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  • USD/CAD continues to trade well within recent ranges either side of the 1.2650 mark.
  • Some market commentators attribute modest CAD underperformance to the lack of any hint towards QE tapering by the BoC.
  • Looking ahead, comments from BoC’s Schembri on Thursday and Canadian jobs data on Friday will be worth watching.

USD/CAD continues to trade well within recent ranges on either side of the 1.2650 mark and not far from the pair’s 21-day moving at almost bang on 1.2650. In fairness, though trade has been mundane and for the most part rangebound, the loonie is a moderate underperform in Wednesday’s G10 FX ranking table, with the loonie down 0.1% versus the US dollar. Some market commentators attribute this very modest underperformance to the lack of any hint towards QE tapering by the BoC in Wednesday’s monetary policy statement.

Looking ahead, two stand-out risk events in the final two trading days of the week are worth noting; BoC Deputy Governor Lawrence Schembri will be speaking at 18:30GMT on Thursday, where he will likely give colour on Wednesday’s monetary policy decision. StatsCan will then release the latest Labour Market report for the month of February at 13:30GMT on Friday; markets expect that the Canadian economy added 75K jobs on the month, enough to bring the unemployment rate back down to 9.2% from 9.4% in January.

Bank of Canada Monetary Policy Decision Recap

As expected, the Bank of Canada left its monetary policy settings unchanged, with rates left at 0.25% and the rate of asset purchases maintained a minimum of CAD 4B per week. The bank’s take on the economy was a little more upbeat, with the bank stating that the economy is “proving to be more resilient than anticipated to the second wave of the virus”. Thus, the bank is now forecasting modestly positive growth in Q1 2021 rather than a contraction. Meanwhile, the bank also noted that “improving foreign demand and higher commodity prices have brightened the prospects for exports and business investment”.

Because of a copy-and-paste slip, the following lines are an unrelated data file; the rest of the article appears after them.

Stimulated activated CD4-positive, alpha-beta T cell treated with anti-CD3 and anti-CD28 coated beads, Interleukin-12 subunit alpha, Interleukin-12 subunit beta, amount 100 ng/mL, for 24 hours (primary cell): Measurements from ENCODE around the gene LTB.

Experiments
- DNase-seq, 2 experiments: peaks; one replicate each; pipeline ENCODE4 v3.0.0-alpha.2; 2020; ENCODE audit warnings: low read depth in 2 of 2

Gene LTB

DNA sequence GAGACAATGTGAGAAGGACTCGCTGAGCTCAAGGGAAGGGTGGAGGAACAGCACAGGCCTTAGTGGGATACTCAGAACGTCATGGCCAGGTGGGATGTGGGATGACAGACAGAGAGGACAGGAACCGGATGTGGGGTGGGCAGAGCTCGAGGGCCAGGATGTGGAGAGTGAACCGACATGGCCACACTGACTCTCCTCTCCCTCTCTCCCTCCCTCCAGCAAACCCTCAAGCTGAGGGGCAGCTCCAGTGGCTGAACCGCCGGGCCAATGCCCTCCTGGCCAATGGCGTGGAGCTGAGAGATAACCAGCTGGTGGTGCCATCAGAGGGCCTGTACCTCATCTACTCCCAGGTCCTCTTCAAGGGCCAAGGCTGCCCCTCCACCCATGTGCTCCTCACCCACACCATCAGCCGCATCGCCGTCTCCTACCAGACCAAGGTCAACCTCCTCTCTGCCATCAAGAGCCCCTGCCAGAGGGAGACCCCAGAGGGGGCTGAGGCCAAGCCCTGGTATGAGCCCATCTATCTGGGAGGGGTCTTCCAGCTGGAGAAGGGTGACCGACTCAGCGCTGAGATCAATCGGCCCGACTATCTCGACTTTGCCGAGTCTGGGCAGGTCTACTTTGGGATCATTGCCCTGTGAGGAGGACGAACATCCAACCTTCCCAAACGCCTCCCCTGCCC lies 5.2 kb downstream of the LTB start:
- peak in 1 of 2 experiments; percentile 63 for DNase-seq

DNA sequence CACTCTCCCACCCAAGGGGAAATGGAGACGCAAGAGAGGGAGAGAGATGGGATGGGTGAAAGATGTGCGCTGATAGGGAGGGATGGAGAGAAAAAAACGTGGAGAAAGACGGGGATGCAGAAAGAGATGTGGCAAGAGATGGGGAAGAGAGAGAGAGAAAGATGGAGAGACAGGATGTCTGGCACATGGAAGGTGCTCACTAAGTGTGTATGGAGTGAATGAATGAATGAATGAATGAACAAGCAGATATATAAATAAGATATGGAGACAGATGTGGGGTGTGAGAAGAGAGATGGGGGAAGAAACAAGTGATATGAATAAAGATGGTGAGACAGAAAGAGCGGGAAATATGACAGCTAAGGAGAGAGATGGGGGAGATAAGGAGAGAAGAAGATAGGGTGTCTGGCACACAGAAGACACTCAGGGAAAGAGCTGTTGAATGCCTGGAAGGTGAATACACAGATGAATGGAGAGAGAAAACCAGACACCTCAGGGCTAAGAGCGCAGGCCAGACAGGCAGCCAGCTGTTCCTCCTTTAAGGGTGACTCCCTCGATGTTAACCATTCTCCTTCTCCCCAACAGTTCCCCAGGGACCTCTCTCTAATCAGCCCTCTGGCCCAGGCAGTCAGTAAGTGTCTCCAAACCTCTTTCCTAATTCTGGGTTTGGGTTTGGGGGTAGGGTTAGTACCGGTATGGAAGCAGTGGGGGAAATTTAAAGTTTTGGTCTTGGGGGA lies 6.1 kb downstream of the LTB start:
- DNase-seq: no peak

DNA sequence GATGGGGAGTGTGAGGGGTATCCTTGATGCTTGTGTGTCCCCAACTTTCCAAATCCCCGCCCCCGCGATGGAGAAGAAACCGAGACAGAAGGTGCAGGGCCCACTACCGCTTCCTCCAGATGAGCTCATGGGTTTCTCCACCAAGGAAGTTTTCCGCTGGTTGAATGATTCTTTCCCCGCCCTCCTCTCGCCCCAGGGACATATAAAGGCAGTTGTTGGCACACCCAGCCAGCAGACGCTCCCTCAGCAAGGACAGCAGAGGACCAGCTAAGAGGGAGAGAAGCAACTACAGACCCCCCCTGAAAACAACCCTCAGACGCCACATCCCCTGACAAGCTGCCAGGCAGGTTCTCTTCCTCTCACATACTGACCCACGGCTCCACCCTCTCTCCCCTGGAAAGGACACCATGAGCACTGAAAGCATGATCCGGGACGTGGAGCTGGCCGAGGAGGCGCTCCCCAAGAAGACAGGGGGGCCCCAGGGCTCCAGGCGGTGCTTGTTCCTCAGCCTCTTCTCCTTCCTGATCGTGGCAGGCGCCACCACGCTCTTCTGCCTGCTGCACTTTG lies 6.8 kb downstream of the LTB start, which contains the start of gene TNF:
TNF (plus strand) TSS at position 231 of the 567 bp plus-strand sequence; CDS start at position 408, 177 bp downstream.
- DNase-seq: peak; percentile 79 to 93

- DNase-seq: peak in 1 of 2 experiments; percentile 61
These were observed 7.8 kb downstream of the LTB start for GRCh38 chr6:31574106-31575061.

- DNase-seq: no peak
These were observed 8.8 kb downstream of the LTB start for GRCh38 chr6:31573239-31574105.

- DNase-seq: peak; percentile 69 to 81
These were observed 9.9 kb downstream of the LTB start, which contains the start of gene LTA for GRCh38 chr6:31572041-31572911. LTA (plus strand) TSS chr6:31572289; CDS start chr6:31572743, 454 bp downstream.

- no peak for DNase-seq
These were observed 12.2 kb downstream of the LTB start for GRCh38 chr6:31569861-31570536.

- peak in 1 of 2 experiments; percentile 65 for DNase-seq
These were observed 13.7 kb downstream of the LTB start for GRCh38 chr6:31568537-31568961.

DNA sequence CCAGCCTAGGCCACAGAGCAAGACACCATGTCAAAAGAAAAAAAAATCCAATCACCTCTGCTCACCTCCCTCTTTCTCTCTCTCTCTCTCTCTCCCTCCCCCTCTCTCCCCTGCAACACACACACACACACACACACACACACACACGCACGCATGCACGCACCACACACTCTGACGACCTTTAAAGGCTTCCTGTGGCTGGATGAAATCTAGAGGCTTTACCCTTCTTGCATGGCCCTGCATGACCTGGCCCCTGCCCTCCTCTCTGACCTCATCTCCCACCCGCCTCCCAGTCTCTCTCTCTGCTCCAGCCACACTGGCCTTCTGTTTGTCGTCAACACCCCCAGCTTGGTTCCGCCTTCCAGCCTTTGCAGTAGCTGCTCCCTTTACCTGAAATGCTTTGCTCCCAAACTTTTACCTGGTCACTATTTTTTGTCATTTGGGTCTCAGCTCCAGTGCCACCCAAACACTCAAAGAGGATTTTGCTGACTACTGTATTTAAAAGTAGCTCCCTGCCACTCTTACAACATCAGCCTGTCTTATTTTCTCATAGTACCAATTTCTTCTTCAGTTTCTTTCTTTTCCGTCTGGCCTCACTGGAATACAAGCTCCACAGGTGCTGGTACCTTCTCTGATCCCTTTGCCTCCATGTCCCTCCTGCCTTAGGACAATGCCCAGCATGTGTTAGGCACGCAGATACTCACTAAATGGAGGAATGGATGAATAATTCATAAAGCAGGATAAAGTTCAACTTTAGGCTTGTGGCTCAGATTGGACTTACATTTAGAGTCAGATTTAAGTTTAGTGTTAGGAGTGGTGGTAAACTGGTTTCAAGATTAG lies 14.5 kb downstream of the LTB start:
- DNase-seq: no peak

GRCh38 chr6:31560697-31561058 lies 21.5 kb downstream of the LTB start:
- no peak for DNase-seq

Despite the more upbeat take on the economy, the BoC cautioned that there is “still considerable economic slack”. Hence, there was no talk of QE tapering in Wednesday’s statement, as some analysts had been calling for – this seems to have weighed moderately on the loonie. On QE, the bank reiterated that it will adjust the pace of purchases as it “gains confidence in the strength of the recovery”. Some commentators are now suggesting that this will occur as soon as April; Capital Economics thinks “such a move is likely at one of the next few meetings, due to the Bank’s concerns about owning too high a share of the outstanding bonds”.

Elsewhere, the bank did not make any attempts to jawbone Canadian government bond yields any lower, instead remarking that “global yield curves have steepened, largely reflecting the improved US growth outlook, but global financial conditions remain highly accommodative”. The BoC’s more handoff approach to recent bond market moves may set the loonie up to outperform the currencies of countries where a more hands-on approach is being taken to prevent yields from rising (like the ECB, BoJ and RBA).